5. 5. Poverty reduction strategy paperscross-cutting issue. The decision to green the PRSP key steps of a strategic environmental assessmentwas a logical move as it can be interpreted as a con- from the perspective of the Benin Environmentcrete acknowledgement of the concerns for envi- Agency, compared to a selection of sustainabilityronmentally sustainable development as expressed assessment principles according to Gibson et al,by existing institutional arrangements (such as the 2005.1990 Constitution and the 2003 Outline Law on the It is clear that both approaches rest on commonEnvironment). principles. While sustainability assessment is used Tométy et al (2006) provide an analysis that sheds as a generic term, well suited to describe a flexiblelight on the strengths and weaknesses of the first PRSP-greening process, strategic environmentalPRSP. The results of the report were in line with the assessment is a well-known concept in the devel-findings of the authors of this paper, granting Benin’s opment community, both in Benin and within thefirst PRSP a mediocre score for environmental sus- international donor community. SEA is mentionedtainability integration (Hugé and Hens, 2007). in Beninese legislation and in important inter- The greening project was led by the Benin Envi- national documents such as the Paris Declarationronment Agency, in collaboration with a cell of the on Aid Effectiveness (2005) and the Message fromMinistry of Development and Finance. Strategic Paris on the Integration of Biodiversity in Europeanenvironmental assessment (SEA) was chosen as the Development Co-operation (IUCN, 2006).methodology to green the PRSP. The Benin Envi- Furthermore the Organisation for Economic Co-ronment Agency defines SEA as ‘a process that operation and Development’s Development Assis-leads to a policy, plan or program that takes envi- tance Committee has recently drafted guidance onronmental issues into account adequately’. Accord- SEA in development co-operation (OECD, 2006).ing to ABE (2006), SEA does not aim at predicting To facilitate the process, the Benin Environmentprecise impacts, but is instead meant to set out the Agency drafted a customised methodological SEAlimits within which the future activities of the par- guide for Benin.ticular policy, plan or program will be realised. The In practice, the guidance merely provided a gen-proposed SEA methodology contains all necessary eral orientation for the work as it left enough spaceelements of a fully elaborated assessment (see for interpretation. Indeed, the stakeholders did notHugé and Hens, 2007), while leaving scope for stick to the guidance very strictly but instead used itadaptation. as an advisory tool. Ultimately, the greening process Without entering semantic debates about termi- entailed a range of activities that led to tangiblenology, it is argued that the Benin PRSP-greening quality improvements, as shown by the higher scoreprocess can be described as a sustainability assess- obtained by the greened Benin PRSP II using thement process. Even if there is no universally ac- environmental sustainability checklist developed bycepted generic definition, the objectives (quality the authors (Hugé and Hens, 2007; see also Appen-enhancement of a socio-economic strategy towards dix 1). It is argued that ‘sustainability assessment’ issustainable development) and the methodology (a an adequate term to describe the eventual realisationparticipative, structured but flexible approach based of the Benin PRSP-greening process, as it empha-on SEA) of the Benin PRSP-greening process allow sises the flexibility of the to conceptualise the initiative as a sustainability Table 3 provides a schematic overview of theassessment process. Gibson et al (2005) for instance, main activities undertaken as part of the greeningare among the authors advocating a broad interpreta- process during each phase of the drafting of thetion of sustainability assessment. Table 2 lists the Benin PRSP II. Both processes were carried out simultaneously and were very much intertwined,Table 2. Principles of strategic environmental assessment thanks to the collaboration between the responsible versus principles of sustainability assessment authorities (the Ministry of Finance and Develop- ment and the Benin Environment Agency), the thor-Strategic environmental Sustainability assessment ough planning and the adaptability of the processassessment and its main actors alike. The overview is based on the results of both the literature study and the stake-1. Analysis of the problem 1. Integrated analysis aiming at progress towards holder interviews. sustainability2. Strategic diagnosis leading 2. Decision criteria and trade off Lessons learned from the Benin PRSP-greening to an environmental rules are defined process scoreboard3. Design of scenarios 3. Identification of the best This section builds upon the observations of the option(s) Benin PRSP-greening process and on the discussions4. Definition of a vision for the 4. Working towards a culture of with the contacted stakeholders. Given the limited future sustainability number of interviewees and the partly customised5. Definition and formulation of 5. Ensure positive steps towards questionnaires, the choice was made to integrate the strategies sustainability results of the interviews into a synthesising sectionSource: adapted from ABE (2006) and Gibson et al (2005) instead of focusing on individual responses.Impact Assessment and Project Appraisal March 2009 5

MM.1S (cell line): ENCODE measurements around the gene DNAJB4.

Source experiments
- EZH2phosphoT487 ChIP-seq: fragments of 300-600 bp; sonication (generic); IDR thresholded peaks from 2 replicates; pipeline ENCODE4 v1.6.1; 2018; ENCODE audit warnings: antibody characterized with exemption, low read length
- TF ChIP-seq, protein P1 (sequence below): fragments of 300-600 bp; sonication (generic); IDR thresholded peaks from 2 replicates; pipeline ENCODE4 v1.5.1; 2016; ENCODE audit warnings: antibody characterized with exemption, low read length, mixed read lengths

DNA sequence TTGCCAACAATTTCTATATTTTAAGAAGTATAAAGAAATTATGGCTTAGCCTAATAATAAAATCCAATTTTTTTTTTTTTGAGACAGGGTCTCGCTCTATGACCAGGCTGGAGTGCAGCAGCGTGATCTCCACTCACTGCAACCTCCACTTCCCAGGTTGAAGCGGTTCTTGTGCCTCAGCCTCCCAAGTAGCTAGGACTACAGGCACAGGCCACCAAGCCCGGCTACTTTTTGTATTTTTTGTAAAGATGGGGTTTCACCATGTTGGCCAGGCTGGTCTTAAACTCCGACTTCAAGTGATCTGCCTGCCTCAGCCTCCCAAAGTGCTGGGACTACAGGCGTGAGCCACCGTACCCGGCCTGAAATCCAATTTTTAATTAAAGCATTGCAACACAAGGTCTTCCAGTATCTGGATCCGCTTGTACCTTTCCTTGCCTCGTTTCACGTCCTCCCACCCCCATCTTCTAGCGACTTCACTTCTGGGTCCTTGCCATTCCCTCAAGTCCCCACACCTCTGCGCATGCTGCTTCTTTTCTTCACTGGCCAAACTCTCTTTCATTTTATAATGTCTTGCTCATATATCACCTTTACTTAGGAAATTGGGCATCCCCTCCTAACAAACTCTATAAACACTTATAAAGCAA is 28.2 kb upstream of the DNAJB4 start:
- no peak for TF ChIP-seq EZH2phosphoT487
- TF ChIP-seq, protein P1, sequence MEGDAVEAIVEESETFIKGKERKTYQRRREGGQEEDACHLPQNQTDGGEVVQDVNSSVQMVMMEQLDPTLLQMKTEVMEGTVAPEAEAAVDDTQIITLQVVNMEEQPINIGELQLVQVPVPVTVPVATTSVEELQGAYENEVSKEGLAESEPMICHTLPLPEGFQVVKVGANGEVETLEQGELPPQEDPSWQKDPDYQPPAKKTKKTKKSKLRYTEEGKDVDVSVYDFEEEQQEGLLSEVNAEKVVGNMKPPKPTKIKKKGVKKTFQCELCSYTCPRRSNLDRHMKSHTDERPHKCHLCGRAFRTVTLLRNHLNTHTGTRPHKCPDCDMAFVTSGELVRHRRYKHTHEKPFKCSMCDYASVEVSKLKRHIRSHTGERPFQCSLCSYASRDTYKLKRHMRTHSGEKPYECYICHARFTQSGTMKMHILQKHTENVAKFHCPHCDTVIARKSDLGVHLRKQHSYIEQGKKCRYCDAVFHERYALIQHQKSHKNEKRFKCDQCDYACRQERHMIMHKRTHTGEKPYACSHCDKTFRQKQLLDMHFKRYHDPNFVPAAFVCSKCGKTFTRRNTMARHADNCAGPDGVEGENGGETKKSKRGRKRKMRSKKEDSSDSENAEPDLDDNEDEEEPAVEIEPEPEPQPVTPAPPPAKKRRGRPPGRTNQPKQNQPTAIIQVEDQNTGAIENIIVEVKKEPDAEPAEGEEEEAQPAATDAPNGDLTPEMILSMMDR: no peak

6. 6. Poverty reduction strategy papersTable 3. Overview of the main phases of the Poverty a strategic guiding document. Besides this shortcom- Reduction Strategy Paper drafting procedure and greening ing, the implementation of this innovative initiative was globally successful.Steps in the PRSP drafting Steps in the PRSP greening Major environmental sustainability issues concerned process While the majority of the interviewed stakeholdersResponsible authority: PRSP Responsible authority: Benin list a similar set of environmental problems, such asUnit of the Ministry of Finance Environment Agency in atmospheric pollution, unorganised urbanisation, de-and Development collaboration with the PRSP Unit forestation, lack of access to decent sanitation and of the Ministry of Finance and Development safe water, coastal erosion, waste management, andPreparation phase • Report on the environmental drought, some objected that environmental concerns impacts of the Benin PSRP I as a whole were not adequately presented in the • Drafting of a methodological PRSP. Civil society interviewees stated that the envi- guide on strategic ronmental sustainability narrative of the PRSP is too environmental assessment • Framing workshop and focused on the narrowly ecological, theoretical defi- preliminary meetings nition of environmental problems. The link with sus-Diagnostics and evaluation • Set-up of a cross-cutting tainable livelihoods and with the sustainable use ofphase – proposal of new working group on the natural resources is insufficiently emphasised. Thesectoral development strategies environmentby the thematic working groups • Provision of a thorough narrative is said to be too donor-influenced and does(later transformed into a environmental diagnosis not reflect the priorities of the poor populations livingstrategic axes structure) • National Forum on PRSP in biodiversity-rich areas, nor does it propose practi- greening: major consultation and communication event cal means to solve concrete livelihood problems. When reading the final Benin PRSP II, this viewSet-up of a coherent synthesis • Greening workshop leading toresulting in a first draft of the specific recommendations needs to be nuanced. Environmental governance isBenin PRSP II • Inclusion of the workshop well elaborated, but practical and pragmatic envi- recommendations in the draft ronmental mainstreaming is also advocated through- PRSP II out the document. Climate change is only brieflyConsultation phase • Decentralised workshops to involve local communities mentioned in the greened PRSP. This is at least partly attributable to a timing discrepancy with theFinalisation phase: • Initiation of the greening of the• Presentation of the final Priority Action Plan, being an drafting of the Benin National Adaptation Pro- version of the PRSP operational translation of the gramme of Action.• Elaboration of the Priority PRSP Action Plan • Capitalisation and restitution workshop Linking the PRSP-greening process to other national plans and programmes Even if the PRSP is increasingly used as the main overarching devel-Implementation of the PRSP-greening process The opment framework, this document did not ‘pop up’greening process was originally organised according in an empty institutional environment. A lot ofto the planning of the PRSP II drafting itself. While strategic thinking and vision development was donethe greening process covered each phase of the before. The greening should therefore not be con-PRSP II drafting, the bulk of the actual greening ef- fined to the last version of the PRSP alone, butfort — interpreted as adapting the contents of the should also consider the related initiatives that even-PRSP itself — was realised during and immediately tually guide government action. The idea of green-after a major workshop (referred to as the greening ing the Benin PRSP was influenced by long-standingworkshop in Table 3). This yielded satisfactory re- sectoral environmental programmes that weresults, but the initial plan of working with a transver- drafted in Benin in the wake of the 1992 United Na-sal/sectoral environmental working group supporting tions Conference on Environment and Development.other thematic groups was never truly operational. The Environmental Action Plan, followed by the The Ministry of Development and Finance andthe Benin Environment Agency took the lead in thegreening process. This strong leadership preventedthe process being viewed as a sectoral (environ-mental) initiative, and contributed to its success and Civil society interviewees stated thatto its acceptance by virtually all concerned stake- the environmental sustainabilityholders. Moreover, as the greening process occurredsimultaneously with the PRSP-drafting process, ad- narrative of the poverty reductionaptation and immediate reaction were possible. The strategy paper is too focused on thePRSP-greening process did not succeed in elaborat- narrowly ecological, theoreticaling a hierarchical listing of the environmental ac-tions to be undertaken. This should probably be done definition of environmental problemsat the level of the governmental Priority Action Plan(implementing the PRSP), as the PRSP itself is only6 Impact Assessment and Project Appraisal March 2009